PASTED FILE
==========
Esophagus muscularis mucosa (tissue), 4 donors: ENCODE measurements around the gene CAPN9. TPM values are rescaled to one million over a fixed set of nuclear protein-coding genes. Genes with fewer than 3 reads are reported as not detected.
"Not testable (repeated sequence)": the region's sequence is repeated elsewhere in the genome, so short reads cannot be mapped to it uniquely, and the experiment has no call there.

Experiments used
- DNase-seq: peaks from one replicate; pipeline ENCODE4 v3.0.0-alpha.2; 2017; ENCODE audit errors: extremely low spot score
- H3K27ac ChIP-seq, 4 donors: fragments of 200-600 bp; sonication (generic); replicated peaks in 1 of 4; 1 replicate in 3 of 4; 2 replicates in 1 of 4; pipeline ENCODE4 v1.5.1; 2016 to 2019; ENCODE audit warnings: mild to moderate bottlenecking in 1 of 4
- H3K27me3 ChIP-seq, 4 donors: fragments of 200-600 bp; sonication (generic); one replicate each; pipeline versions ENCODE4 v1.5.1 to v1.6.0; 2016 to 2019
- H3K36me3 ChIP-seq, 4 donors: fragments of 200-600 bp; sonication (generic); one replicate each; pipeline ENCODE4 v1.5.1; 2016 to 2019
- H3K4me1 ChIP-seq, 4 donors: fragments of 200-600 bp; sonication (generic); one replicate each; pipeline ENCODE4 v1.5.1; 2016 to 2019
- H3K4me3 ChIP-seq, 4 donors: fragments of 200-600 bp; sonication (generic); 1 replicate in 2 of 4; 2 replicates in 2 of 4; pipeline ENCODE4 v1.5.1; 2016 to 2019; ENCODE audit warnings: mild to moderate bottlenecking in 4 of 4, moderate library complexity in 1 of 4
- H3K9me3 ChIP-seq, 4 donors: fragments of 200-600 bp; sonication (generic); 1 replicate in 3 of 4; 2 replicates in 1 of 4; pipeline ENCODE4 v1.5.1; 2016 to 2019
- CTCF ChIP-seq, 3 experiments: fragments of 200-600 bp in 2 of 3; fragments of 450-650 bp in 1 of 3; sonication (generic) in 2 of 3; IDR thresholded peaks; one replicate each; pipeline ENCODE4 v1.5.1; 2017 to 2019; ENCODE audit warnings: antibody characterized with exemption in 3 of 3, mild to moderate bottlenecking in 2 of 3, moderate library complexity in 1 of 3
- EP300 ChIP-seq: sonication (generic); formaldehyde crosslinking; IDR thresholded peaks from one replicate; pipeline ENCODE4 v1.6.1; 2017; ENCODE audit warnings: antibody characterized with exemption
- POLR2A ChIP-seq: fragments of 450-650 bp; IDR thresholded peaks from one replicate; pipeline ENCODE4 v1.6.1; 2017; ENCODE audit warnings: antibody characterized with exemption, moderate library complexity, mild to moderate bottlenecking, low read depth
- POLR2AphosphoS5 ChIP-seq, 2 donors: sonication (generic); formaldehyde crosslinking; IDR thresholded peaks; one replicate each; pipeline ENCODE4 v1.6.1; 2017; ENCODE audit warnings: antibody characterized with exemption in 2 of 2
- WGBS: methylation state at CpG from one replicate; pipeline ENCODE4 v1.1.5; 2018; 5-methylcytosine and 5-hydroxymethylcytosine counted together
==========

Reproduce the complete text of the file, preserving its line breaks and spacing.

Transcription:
Esophagus muscularis mucosa (tissue), 4 donors: ENCODE measurements around the gene CAPN9. TPM values are rescaled to one million over a fixed set of nuclear protein-coding genes. Genes with fewer than 3 reads are reported as not detected.
"Not testable (repeated sequence)": the region's sequence is repeated elsewhere in the genome, so short reads cannot be mapped to it uniquely, and the experiment has no call there.

Experiments used
- DNase-seq: peaks from one replicate; pipeline ENCODE4 v3.0.0-alpha.2; 2017; ENCODE audit errors: extremely low spot score
- H3K27ac ChIP-seq, 4 donors: fragments of 200-600 bp; sonication (generic); replicated peaks in 1 of 4; 1 replicate in 3 of 4; 2 replicates in 1 of 4; pipeline ENCODE4 v1.5.1; 2016 to 2019; ENCODE audit warnings: mild to moderate bottlenecking in 1 of 4
- H3K27me3 ChIP-seq, 4 donors: fragments of 200-600 bp; sonication (generic); one replicate each; pipeline versions ENCODE4 v1.5.1 to v1.6.0; 2016 to 2019
- H3K36me3 ChIP-seq, 4 donors: fragments of 200-600 bp; sonication (generic); one replicate each; pipeline ENCODE4 v1.5.1; 2016 to 2019
- H3K4me1 ChIP-seq, 4 donors: fragments of 200-600 bp; sonication (generic); one replicate each; pipeline ENCODE4 v1.5.1; 2016 to 2019
- H3K4me3 ChIP-seq, 4 donors: fragments of 200-600 bp; sonication (generic); 1 replicate in 2 of 4; 2 replicates in 2 of 4; pipeline ENCODE4 v1.5.1; 2016 to 2019; ENCODE audit warnings: mild to moderate bottlenecking in 4 of 4, moderate library complexity in 1 of 4
- H3K9me3 ChIP-seq, 4 donors: fragments of 200-600 bp; sonication (generic); 1 replicate in 3 of 4; 2 replicates in 1 of 4; pipeline ENCODE4 v1.5.1; 2016 to 2019
- CTCF ChIP-seq, 3 experiments: fragments of 200-600 bp in 2 of 3; fragments of 450-650 bp in 1 of 3; sonication (generic) in 2 of 3; IDR thresholded peaks; one replicate each; pipeline ENCODE4 v1.5.1; 2017 to 2019; ENCODE audit warnings: antibody characterized with exemption in 3 of 3, mild to moderate bottlenecking in 2 of 3, moderate library complexity in 1 of 3
- EP300 ChIP-seq: sonication (generic); formaldehyde crosslinking; IDR thresholded peaks from one replicate; pipeline ENCODE4 v1.6.1; 2017; ENCODE audit warnings: antibody characterized with exemption
- POLR2A ChIP-seq: fragments of 450-650 bp; IDR thresholded peaks from one replicate; pipeline ENCODE4 v1.6.1; 2017; ENCODE audit warnings: antibody characterized with exemption, moderate library complexity, mild to moderate bottlenecking, low read depth
- POLR2AphosphoS5 ChIP-seq, 2 donors: sonication (generic); formaldehyde crosslinking; IDR thresholded peaks; one replicate each; pipeline ENCODE4 v1.6.1; 2017; ENCODE audit warnings: antibody characterized with exemption in 2 of 2
- WGBS: methylation state at CpG from one replicate; pipeline ENCODE4 v1.1.5; 2018; 5-methylcytosine and 5-hydroxymethylcytosine counted together